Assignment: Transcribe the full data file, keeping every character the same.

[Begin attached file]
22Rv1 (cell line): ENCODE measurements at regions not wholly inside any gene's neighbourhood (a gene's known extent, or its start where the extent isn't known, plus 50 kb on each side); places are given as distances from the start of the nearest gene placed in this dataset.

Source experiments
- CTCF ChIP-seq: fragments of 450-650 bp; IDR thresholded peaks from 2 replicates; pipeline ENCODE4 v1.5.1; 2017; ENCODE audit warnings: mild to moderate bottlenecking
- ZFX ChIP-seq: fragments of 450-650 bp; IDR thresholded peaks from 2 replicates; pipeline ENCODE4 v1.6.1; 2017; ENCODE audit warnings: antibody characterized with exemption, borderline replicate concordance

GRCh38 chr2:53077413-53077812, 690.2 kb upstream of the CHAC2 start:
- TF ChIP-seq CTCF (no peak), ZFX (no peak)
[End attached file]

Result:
22Rv1 (cell line): ENCODE measurements at regions not wholly inside any gene's neighbourhood (a gene's known extent, or its start where the extent isn't known, plus 50 kb on each side); places are given as distances from the start of the nearest gene placed in this dataset.

Source experiments
- CTCF ChIP-seq: fragments of 450-650 bp; IDR thresholded peaks from 2 replicates; pipeline ENCODE4 v1.5.1; 2017; ENCODE audit warnings: mild to moderate bottlenecking
- ZFX ChIP-seq: fragments of 450-650 bp; IDR thresholded peaks from 2 replicates; pipeline ENCODE4 v1.6.1; 2017; ENCODE audit warnings: antibody characterized with exemption, borderline replicate concordance

GRCh38 chr2:53077413-53077812, 690.2 kb upstream of the CHAC2 start:
- TF ChIP-seq CTCF (no peak), ZFX (no peak)